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Nigeria’s amnesty for terrorists re-opens old wounds

By Akin Irede
Posted on Tuesday, 31 August 2021 12:32

Gunmen release abducted Islamic students in north-central Nigeria
A mother reacts as she holds on to her son, one of the students from Tegina's Salihu Tanko Islamic School who were abducted three months ago by gunmen, at the government house after their release, in Minna, Nigeria August 27, 2021. REUTERS/Stringer

An amnesty programme for terrorists by Nigeria's government is sparking anger among victims of Boko Haram. With over 350,000 killed by the Islamist group, has the administration got its priorities straight?

Mrs. Seun Sakaba could not control her anger when photographs of repentant Boko Haram fighters holding placards which read, ‘Nigerians, please forgive us’, recently went viral on social media.

The terrorists who surrendered along with their families were presented with foodstuffs and clothes. Commending the fighters for surrendering, the Nigerian Army said they would all be rehabilitated in a camp before being reintegrated into society.

Former Boko Haram fighters / via Youtube

It echoes the controversy about ‘Sulhu’ – a Nigerian programme to demobilise Boko Haram fighters which grew out of a sense that there were some muhajideen who were willing to negotiate.

“Sulhu is applauded by its supporters as smart warfare – a means to remove senior jihadists from the battlefield more effectively than the stuttering orthodox military campaign”, wrote Obi Anyadike about the secret Nigerian amnesty plan.

However, Sakaba, whose husband, a lieutenant-colonel, died alongside at least 117 soldiers during an attack on their base by Boko Haram on 18 November 2018, could not stand the thought of such terrorists evading justice.

“It will never be well with all of you. I should forgive them for making me a widow? I should forgive them for killing my husband, his brother and his mum? I should forgive them for making me seek shelter in another country?” she asked.

In earlier correspondence with the Nigerian Army, Sakaba lamented that she had not been paid her husband’s entitlement.

The distraught widow said she would no longer speak on the matter when The Africa Report reached out to her for further comment, saying she was “tired of talking.”

Sakaba is just one among many who have not yet gotten the justice they call for.

Mrs. Rebecca Sharibu, whose daughter, Leah, was kidnapped from school in Dapchi, Yobe State three years ago, shares a similar discontentment with Sakaba.

Leah was kidnapped on 19 February 19 2018 along with 109 other girls. While five of the girls died, 104 were released by the terrorists. Unfortunately, Leah – who was the only Christian among them – was held back for her refusal to convert to Islam and has remained in captivity ever since amid reports that she had been married off to a terrorist and given birth to a child.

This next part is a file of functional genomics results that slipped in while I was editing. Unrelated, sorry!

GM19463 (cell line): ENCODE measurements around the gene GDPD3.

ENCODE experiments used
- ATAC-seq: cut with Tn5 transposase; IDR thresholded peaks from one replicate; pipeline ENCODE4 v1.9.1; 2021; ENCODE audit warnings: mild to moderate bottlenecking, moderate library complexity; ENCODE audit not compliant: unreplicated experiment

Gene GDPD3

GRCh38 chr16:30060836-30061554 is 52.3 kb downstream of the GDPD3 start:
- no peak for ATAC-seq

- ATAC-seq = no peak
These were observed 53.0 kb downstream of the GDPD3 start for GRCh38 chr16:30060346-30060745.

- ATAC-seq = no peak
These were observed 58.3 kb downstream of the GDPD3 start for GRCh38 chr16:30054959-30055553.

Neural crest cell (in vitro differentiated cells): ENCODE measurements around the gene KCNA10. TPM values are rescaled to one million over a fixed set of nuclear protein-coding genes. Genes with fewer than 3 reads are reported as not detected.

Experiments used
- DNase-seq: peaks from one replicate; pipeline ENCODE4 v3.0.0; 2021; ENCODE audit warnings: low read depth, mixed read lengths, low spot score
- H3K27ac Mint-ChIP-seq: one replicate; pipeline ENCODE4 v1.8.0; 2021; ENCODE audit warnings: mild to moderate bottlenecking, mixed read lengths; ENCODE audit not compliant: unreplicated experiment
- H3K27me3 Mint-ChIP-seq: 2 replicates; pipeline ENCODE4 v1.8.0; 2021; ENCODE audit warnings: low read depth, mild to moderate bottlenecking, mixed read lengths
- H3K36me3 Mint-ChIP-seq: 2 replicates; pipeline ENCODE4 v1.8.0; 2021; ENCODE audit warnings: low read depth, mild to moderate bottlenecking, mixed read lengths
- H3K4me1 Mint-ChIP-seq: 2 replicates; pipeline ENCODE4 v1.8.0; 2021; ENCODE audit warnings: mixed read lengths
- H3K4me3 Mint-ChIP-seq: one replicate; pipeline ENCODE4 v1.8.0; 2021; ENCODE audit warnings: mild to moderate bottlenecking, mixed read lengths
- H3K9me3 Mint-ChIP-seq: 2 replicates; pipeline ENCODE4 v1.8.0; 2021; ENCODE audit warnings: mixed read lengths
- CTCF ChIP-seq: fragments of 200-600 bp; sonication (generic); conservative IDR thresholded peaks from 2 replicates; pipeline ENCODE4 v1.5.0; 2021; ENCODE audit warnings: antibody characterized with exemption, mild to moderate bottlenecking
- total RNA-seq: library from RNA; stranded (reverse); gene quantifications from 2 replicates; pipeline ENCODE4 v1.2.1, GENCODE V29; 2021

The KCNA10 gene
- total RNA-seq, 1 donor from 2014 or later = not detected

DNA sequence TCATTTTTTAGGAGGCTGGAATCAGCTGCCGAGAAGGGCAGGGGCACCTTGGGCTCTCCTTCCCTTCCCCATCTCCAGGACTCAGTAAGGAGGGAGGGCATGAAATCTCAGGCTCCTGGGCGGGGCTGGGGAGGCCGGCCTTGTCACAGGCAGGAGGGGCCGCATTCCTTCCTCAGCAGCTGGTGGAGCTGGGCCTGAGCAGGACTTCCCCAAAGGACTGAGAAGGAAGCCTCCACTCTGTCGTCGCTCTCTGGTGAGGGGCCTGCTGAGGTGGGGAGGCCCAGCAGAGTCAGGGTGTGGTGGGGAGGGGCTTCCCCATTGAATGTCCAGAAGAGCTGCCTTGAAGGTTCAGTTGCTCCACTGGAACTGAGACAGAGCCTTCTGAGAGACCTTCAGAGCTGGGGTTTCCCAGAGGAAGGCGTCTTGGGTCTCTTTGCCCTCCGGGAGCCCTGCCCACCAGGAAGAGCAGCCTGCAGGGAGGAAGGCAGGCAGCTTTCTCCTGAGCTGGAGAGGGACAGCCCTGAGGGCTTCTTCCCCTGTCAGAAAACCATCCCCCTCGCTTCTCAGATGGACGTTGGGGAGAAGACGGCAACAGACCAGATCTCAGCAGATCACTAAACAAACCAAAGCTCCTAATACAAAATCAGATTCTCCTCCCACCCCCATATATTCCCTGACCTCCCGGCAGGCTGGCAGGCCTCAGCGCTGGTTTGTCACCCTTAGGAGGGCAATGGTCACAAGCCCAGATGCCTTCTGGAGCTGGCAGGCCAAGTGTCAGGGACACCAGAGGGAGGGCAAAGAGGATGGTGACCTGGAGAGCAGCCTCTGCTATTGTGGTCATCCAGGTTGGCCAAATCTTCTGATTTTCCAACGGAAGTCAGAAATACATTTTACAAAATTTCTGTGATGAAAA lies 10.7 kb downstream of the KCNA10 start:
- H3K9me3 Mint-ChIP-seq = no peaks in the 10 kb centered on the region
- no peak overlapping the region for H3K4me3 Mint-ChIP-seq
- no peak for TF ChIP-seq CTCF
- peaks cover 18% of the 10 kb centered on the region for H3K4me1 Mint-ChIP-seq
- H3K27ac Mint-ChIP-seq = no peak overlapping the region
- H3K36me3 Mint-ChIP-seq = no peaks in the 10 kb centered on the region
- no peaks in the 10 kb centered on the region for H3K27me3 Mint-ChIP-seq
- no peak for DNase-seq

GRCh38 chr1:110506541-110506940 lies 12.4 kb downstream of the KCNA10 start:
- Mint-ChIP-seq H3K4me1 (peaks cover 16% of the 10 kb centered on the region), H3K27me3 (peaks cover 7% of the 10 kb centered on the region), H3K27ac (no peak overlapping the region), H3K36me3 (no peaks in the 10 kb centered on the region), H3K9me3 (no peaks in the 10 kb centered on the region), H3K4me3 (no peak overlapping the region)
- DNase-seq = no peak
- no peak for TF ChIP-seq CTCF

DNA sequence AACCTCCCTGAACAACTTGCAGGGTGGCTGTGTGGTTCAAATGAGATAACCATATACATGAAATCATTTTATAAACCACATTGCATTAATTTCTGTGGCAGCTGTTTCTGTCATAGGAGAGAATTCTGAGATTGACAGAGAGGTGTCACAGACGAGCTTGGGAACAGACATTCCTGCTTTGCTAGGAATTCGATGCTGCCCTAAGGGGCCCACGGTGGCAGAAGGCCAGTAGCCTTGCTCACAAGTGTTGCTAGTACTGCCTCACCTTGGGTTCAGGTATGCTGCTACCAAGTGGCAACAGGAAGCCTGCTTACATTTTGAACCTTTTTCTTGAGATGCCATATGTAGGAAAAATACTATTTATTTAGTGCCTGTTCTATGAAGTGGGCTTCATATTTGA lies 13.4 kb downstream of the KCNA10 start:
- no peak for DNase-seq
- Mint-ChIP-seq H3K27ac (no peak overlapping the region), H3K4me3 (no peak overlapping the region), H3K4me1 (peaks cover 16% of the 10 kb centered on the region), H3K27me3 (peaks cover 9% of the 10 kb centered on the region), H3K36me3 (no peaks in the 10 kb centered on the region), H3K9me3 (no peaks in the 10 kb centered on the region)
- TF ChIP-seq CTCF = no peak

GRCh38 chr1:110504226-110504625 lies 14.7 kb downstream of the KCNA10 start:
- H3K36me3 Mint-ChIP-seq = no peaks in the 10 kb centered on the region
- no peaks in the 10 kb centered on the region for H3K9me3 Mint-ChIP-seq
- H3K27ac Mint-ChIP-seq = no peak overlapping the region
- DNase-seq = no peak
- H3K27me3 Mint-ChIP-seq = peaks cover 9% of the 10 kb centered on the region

Leah’s mother told The Africa Report that the government needs to prioritise the rescue of her daughter. The pardon and rehabilitation of Boko Haram fighters, she says, is most unfortunate.

Sharibu also noted that Boko Haram has different factions and wondered if it was the faction that kidnapped her daughter that was being pardoned.

“You know, even the Boko Haram we are talking about are not one and the same. There is one sect after another. And it is very likely that the ones being granted amnesty are not even the ones who took my daughter. If they are, then it’s sad to hear that Leah’s oppressors are granted freedom without giving my daughter her freedom. So far, we are still praying for her return and I am sure she will return to me.”

Reverend Enoch Mark, whose daughters – Monica and Sarah – were abducted from their school in Chibok in 2014, was too distraught to speak when The Africa Report contacted him, saying he had “lost his wife and also fallen into depression.”

On what he thought about the government’s amnesty programme, Mark who said he wasn’t aware of it, responded by saying: “Honestly, I have no nothing to say because my opinion doesn’t matter to the government.”

Thousands killed, millions displaced

According to the United Nations Development Programme, at least 35, 000 people in Borno, Adamawa and Yobe in the North-East Nigeria have been killed by Boko Haram while 314,000 other have died of indirect causes of the conflict such as famine, water shortage and health problems.

…2.9 million Nigerians affected by the Boko Haram insurgency live in Internally Displaced Persons camps.

Due to the activities of Boko Haram and other violent groups in Nigeria, in the last seven years the country has consistently been ranked high on the Global Terrorism Index and currently ranks third behind Afghanistan and Iraq.

UNHCR also states that 2.9 million Nigerians affected by the Boko Haram insurgency live in Internally Displaced Persons camps. That is a population more than the size of Paris living in camps due to a humanitarian crisis.

More pardons, less convictions

The issue of amnesty for Boko Haram first came up in 2013 when the Northern Elders Forum approached President Goodluck Jonathan at the time to consider negotiating with the terrorists. This, however, failed as Boko Haram leader, Abubakar Shekau, rejected the offer, saying, “Surprisingly, the Nigerian government is talking about granting us amnesty. What wrong have we done? On the contrary, it is we that should grant you a pardon.”

When President Muhammadu Buhari took over in 2015, the Nigerian government in 2016 inaugurated the ‘Operation Safe Corridor’ (OSC) programme which was aimed at reformation and re-orientation of terrorists. It was an attempt to replicate the relative success of the amnesty programme of the oil rich Niger Delta region

The repentant terrorists were handed N20, 000 ($47) each and then given vocational training such as tailoring, plumbing and carpentry and given shops and equipment; but it was not made public.

According to the military, the programme was initially targeted at non-combatant Boko Haram members like women and children who had been forced into the group or informants and other persons sympathetic to Boko Haram’s cause. However, a few Boko Haram fighters who had willingly surrendered were also allowed to take part in the programme.

Defending the programme at an event in 2018, the President’s spokesperson, Garba Shehu, said: “You can defeat people technically in the field, but at the end you must come to the conference room to resolve all issues. So, if Boko Baram would lay down their arms and stop fighting and stop preaching that negative ideology, the country should be able to embrace them, welcome all of them so that they continue to live normal lives and be useful to the nation.

“What that means is that we will be saving cost, saving lives that are being lost through bombing, killing of service personnel and we will be saving money that we are using to procure weapons so that such money can go into services and infrastructure and welfare of the citizens of this country. It is a win-win situation.”